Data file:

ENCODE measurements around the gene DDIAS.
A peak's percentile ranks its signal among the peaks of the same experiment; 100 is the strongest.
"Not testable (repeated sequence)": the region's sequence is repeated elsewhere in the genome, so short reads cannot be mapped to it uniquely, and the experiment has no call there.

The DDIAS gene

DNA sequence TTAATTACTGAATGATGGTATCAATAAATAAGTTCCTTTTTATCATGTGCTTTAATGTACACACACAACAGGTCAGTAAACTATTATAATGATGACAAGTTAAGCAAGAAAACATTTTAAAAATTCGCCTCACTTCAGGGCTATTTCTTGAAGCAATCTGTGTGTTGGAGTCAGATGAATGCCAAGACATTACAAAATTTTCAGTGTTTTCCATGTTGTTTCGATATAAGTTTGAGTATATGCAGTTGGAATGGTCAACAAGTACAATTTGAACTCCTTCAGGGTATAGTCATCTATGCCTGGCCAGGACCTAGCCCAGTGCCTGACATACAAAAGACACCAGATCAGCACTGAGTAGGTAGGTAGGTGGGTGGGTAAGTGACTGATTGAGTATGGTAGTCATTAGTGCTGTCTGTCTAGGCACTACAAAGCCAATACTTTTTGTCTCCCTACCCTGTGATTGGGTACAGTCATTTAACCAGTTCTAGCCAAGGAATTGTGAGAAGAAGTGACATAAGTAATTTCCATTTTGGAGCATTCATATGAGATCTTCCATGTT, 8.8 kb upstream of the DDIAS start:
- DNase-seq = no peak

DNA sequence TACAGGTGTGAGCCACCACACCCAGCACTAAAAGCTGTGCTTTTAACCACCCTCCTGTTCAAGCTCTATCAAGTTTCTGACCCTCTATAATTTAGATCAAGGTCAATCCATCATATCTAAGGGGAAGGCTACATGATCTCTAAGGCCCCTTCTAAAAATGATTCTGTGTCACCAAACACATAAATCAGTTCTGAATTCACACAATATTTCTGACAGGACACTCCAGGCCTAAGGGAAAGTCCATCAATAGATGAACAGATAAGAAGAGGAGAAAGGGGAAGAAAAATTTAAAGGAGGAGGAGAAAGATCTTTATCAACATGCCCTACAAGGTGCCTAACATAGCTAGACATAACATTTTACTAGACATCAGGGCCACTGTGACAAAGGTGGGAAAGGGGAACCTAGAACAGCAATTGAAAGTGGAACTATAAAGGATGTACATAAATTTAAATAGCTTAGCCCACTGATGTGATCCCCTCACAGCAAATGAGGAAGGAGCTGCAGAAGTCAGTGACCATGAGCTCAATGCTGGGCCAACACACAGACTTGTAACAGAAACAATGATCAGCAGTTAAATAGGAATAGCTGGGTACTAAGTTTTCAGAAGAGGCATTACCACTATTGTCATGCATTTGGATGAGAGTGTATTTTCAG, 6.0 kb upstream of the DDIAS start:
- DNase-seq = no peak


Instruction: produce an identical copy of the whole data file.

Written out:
ENCODE measurements around the gene DDIAS.
A peak's percentile ranks its signal among the peaks of the same experiment; 100 is the strongest.
"Not testable (repeated sequence)": the region's sequence is repeated elsewhere in the genome, so short reads cannot be mapped to it uniquely, and the experiment has no call there.

The DDIAS gene

DNA sequence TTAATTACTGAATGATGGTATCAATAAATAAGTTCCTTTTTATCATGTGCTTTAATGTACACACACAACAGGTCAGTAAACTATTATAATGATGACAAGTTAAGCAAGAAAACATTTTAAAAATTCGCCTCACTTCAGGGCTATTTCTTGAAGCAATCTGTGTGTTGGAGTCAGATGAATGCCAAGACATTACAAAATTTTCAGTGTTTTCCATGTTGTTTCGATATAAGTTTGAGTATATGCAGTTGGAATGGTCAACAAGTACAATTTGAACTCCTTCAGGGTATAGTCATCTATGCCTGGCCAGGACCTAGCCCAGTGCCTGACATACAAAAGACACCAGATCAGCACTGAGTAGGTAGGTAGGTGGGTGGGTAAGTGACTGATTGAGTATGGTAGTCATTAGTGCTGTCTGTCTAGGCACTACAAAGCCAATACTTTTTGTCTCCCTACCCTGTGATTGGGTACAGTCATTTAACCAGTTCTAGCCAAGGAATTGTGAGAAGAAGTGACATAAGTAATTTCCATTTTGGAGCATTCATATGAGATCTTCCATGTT, 8.8 kb upstream of the DDIAS start:
- DNase-seq = no peak

DNA sequence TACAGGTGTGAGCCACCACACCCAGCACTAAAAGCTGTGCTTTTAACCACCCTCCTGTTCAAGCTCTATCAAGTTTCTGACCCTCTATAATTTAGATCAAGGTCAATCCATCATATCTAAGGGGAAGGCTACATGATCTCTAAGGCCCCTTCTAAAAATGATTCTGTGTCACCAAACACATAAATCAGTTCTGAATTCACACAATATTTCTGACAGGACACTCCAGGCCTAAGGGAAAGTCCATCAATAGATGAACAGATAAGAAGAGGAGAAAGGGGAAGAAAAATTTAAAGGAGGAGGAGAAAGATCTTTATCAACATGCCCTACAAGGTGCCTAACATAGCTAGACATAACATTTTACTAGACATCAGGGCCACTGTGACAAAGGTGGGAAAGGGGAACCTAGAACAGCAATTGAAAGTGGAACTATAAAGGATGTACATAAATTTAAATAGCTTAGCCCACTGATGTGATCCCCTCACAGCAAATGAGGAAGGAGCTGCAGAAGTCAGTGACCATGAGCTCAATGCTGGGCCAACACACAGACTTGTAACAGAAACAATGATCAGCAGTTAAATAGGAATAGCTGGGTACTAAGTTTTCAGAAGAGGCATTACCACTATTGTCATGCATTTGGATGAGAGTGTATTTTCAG, 6.0 kb upstream of the DDIAS start:
- DNase-seq = no peak